times trying before the Delta set well enough to make me happy,
and blew us around enough that it took twice before I was happy
with the 75# CQR's location as well. With over 200' of primary
chain on the Delta and 100' of secondary chain on the CQR, while
we could sail around on our anchor with wind to starboard a bit,
when it went back the other way, it was brought up short by the
CQR, and we didn't move an inch. There we remained until we

However, we didn't leave as expected, or even a day later, as the
weather picture on our route got worse instead of better. 25-35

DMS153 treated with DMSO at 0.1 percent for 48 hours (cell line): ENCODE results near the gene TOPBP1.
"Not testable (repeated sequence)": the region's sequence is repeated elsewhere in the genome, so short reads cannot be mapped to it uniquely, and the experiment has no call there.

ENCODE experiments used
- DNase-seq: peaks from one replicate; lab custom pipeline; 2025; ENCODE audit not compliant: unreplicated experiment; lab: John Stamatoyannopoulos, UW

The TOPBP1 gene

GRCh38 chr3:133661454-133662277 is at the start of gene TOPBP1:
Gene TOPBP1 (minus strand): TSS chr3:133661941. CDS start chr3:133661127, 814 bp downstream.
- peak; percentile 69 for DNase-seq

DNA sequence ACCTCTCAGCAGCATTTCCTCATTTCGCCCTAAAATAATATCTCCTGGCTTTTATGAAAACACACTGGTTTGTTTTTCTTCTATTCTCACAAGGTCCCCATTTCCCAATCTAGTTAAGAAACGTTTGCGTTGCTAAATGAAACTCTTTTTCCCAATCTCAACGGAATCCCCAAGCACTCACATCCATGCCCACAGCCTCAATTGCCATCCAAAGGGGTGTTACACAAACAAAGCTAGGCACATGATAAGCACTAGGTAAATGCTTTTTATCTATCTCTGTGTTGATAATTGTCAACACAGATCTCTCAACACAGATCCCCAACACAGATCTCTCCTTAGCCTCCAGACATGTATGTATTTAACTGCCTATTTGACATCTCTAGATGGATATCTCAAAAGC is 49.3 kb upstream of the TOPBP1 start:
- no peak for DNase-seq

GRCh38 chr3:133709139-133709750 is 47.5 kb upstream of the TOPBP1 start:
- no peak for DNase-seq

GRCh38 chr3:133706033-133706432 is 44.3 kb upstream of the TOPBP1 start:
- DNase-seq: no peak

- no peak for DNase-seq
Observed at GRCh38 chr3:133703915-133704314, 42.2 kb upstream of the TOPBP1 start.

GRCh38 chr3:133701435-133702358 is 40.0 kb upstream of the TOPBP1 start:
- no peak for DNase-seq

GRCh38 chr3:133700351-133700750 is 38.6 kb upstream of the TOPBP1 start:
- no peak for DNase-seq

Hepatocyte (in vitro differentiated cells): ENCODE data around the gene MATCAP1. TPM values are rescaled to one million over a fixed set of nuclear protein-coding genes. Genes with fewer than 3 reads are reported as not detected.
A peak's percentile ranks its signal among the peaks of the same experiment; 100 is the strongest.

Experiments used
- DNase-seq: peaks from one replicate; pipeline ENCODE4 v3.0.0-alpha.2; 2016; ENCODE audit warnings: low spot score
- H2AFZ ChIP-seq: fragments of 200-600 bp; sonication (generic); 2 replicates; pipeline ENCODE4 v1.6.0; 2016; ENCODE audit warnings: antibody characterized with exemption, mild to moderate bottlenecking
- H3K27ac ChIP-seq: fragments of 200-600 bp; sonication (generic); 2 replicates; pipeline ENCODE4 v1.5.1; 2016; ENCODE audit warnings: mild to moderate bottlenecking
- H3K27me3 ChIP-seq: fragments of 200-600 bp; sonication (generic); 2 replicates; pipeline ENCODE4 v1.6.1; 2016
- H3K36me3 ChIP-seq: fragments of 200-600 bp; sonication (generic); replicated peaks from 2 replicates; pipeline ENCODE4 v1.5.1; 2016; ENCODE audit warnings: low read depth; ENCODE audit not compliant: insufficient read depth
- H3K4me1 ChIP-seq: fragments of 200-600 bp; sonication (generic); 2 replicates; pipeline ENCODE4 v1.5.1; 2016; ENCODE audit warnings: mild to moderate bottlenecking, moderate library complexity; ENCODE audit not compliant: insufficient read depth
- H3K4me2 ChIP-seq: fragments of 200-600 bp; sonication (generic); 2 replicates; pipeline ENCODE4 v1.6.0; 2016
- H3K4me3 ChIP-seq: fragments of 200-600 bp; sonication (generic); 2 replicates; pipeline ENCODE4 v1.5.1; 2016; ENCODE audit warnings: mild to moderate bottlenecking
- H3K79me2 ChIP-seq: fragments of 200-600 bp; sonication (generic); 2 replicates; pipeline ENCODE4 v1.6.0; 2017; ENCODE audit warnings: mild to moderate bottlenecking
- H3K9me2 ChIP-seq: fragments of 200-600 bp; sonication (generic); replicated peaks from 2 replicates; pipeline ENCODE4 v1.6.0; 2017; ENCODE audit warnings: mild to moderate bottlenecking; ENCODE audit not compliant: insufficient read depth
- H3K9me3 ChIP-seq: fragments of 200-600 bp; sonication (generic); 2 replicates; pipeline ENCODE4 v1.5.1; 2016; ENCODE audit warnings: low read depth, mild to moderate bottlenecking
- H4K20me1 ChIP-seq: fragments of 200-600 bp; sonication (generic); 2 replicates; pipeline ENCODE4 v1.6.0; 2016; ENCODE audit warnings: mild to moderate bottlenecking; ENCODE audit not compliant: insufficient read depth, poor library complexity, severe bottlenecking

knot winds, gusts to 50 knots, and 18-25' seas, while certainly
within the capabilities of crew and boat, aren't stuff we'd do if
we didn't have to. Since we didn't have to, we didn't. Instead,
my brother came out to shoot interiors, and also a few exterior
shots, of Flying Pig, and made it look just gorgeous. It's a
fairly big file, but for those interested or curious enough to
pull it, you can fetch the zip file he created for me at
Flying Pig and you'll get a very good
view of Flying Pig, and even a few of us.

Our major boat chores ended with my engine room excursion to
change the oil and top off the battery water, and to clean up the
engine room a bit. We relaxed a couple more days waiting for the
right weather window, making new friends at our anchorage,
sharing breakfasts aboard each other's boats, and visiting the
last couple of times with Paul and Mary.